Japan's maritime imperative
Goff, Jonathan C.
Wirtz, James J.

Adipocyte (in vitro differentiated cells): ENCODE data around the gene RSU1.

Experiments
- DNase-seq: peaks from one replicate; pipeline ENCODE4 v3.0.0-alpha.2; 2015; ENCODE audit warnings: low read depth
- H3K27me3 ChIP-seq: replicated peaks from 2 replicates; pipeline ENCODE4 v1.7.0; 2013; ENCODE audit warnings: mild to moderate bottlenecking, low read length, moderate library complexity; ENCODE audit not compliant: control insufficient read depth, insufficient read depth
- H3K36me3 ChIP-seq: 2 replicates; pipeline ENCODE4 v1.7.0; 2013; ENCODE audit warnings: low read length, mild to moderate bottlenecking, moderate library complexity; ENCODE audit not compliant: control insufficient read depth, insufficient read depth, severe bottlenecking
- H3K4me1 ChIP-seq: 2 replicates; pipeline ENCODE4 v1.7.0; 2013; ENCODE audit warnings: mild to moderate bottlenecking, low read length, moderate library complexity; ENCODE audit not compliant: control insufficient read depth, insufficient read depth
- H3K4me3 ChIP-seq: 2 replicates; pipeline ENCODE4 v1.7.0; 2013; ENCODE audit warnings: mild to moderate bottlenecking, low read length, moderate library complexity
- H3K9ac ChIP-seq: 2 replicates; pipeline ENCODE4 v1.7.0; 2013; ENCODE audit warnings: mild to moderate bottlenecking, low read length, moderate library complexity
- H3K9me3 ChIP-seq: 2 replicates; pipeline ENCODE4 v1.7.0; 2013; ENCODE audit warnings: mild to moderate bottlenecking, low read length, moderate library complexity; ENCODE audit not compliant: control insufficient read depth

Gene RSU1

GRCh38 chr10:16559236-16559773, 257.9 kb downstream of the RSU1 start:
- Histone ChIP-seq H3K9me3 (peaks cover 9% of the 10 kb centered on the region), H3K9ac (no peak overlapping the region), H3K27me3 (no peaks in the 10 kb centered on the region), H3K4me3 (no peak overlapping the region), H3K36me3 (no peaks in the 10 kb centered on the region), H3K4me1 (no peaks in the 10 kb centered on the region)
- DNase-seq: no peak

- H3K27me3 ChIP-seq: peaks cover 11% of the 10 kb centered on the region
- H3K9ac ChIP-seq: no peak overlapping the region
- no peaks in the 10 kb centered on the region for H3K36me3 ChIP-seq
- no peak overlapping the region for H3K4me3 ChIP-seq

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This thesis identifies factors that may induce Japan to create greater military capabilities and normalize military force as a potential source of national power in its security policies. A realist theoretical framework for analysis and assumptions is constructed. It consists of Great Power Theory, the Law of Comparative Advantage, and the Utility of Military Force, and dismisses the artificial divisions between levels of analysis. The thesis examines the failure of Japan's national security doctrine in the post-Cold War world. It explores the impact of economics, Japan's national goals, security threats, and the U.S.-Japan alliance on the country's construction and normalization of increased military capabilities. Japan's primary obstacles to military normalization, Article 9 of its constitution and domestic opinion, are assessed. The thesis concludes that Japan's national talents, production capabilities, and status as a maritime nation make it likely that it will construct more capable naval forces to respond to imperatives in the post-Cold War environment.
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